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What exactly does Georgia State law say about Premises Liability?

When you are at the grocery store or shopping at the mall, are you aware that if you are injured on the establishment’s property, liability may exist?

Depending on what happened and how you or your family member was injured, the premises owner/operator may be responsible for your injuries and associated damages. However, it is necessary to see what Georgia State law says about premises law.

What does Georgia State law say about premises liability?

Based on O.C.G.A. § 51-3-1, a premises owner that invites another onto the land (or premises) implicitly or expressly, may be liable to the invited party for injuries they sustain if the owner does not take reasonable measures to keep their premises safe from general hazards.

Based on current law, individuals who own a home or business that invites anyone to their building are expected to keep their premises, including all approaches that lead into the building itself. This includes an individual’s house, a shopping mall, a coffee shop, a restaurant, grocery store, etc.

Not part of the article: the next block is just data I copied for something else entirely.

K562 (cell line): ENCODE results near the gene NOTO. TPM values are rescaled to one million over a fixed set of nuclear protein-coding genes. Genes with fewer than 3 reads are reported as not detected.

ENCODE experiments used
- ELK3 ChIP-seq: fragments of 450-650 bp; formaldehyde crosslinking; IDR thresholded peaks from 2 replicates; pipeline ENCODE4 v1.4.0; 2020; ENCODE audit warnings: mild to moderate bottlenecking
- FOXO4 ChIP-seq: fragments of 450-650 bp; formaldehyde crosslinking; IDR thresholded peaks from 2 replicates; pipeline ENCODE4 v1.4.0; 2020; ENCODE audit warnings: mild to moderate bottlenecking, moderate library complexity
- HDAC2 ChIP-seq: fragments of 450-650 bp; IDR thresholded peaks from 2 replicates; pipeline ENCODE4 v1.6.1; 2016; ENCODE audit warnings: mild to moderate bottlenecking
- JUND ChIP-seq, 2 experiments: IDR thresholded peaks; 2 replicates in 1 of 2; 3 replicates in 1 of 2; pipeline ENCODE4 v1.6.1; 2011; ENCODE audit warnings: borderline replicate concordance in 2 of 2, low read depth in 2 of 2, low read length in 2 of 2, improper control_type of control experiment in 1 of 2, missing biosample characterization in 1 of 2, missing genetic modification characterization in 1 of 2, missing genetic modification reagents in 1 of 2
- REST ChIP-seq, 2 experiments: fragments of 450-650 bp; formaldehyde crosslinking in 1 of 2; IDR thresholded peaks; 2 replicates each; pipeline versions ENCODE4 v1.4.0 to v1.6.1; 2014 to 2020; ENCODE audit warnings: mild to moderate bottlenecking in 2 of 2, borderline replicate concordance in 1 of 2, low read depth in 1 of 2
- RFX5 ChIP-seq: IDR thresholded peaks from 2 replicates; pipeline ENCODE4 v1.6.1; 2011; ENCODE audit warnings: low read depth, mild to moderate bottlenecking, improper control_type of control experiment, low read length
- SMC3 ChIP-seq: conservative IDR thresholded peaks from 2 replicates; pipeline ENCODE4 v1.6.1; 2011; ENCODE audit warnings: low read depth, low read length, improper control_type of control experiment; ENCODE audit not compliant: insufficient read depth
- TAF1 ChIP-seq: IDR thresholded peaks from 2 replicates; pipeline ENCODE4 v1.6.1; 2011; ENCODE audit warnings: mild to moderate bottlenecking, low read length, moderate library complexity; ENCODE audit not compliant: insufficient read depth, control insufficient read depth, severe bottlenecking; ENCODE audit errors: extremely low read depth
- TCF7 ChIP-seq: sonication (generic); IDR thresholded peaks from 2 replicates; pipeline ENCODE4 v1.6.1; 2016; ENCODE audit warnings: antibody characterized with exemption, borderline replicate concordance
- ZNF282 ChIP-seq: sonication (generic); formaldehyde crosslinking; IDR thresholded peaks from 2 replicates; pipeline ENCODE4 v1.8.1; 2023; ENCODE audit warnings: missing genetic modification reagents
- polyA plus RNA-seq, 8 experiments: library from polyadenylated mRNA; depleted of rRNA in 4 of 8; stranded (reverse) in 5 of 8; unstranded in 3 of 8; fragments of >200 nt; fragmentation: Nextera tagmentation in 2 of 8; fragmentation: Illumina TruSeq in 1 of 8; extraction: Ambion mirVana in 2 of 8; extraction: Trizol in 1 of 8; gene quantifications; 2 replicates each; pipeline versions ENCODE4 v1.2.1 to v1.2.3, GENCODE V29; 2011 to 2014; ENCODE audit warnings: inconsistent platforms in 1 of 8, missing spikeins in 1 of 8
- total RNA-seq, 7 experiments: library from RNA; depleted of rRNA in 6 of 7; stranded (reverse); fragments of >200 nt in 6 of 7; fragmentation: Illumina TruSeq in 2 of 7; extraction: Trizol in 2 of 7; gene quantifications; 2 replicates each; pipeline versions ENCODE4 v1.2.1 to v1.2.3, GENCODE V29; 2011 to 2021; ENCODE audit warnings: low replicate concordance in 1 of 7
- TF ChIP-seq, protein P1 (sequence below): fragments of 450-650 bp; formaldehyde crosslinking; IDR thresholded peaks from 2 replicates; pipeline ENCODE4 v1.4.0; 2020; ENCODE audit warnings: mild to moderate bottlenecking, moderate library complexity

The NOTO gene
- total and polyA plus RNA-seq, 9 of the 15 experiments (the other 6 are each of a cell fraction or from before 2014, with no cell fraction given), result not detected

For example, an “invitee” is one class that is legally protected under the law. As the name implies, they are invited, through an advertisement, a sales call or a personal call. If that occurs, they are likely considered an invitee. 

What is the required duty of care that premises owners must keep?

For the premises itself, owners are required to keep it safe from fire hazards, criminal acts and potential hazards that may lead to customers or visitors from slipping or falling and getting hurt. Examples to mitigate the risk and perform due diligence includes having private security and labeling and ensuring fire exits are clear.

Examples of keeping the premises safe include making sure the doorways are clear of obstructions, sidewalks and driveways do not have potholes and similar potential hazards and addressed or at least cordoned off and invitees are warned. 


Shane Smith
Advocate for the Seriously Injured in Georgia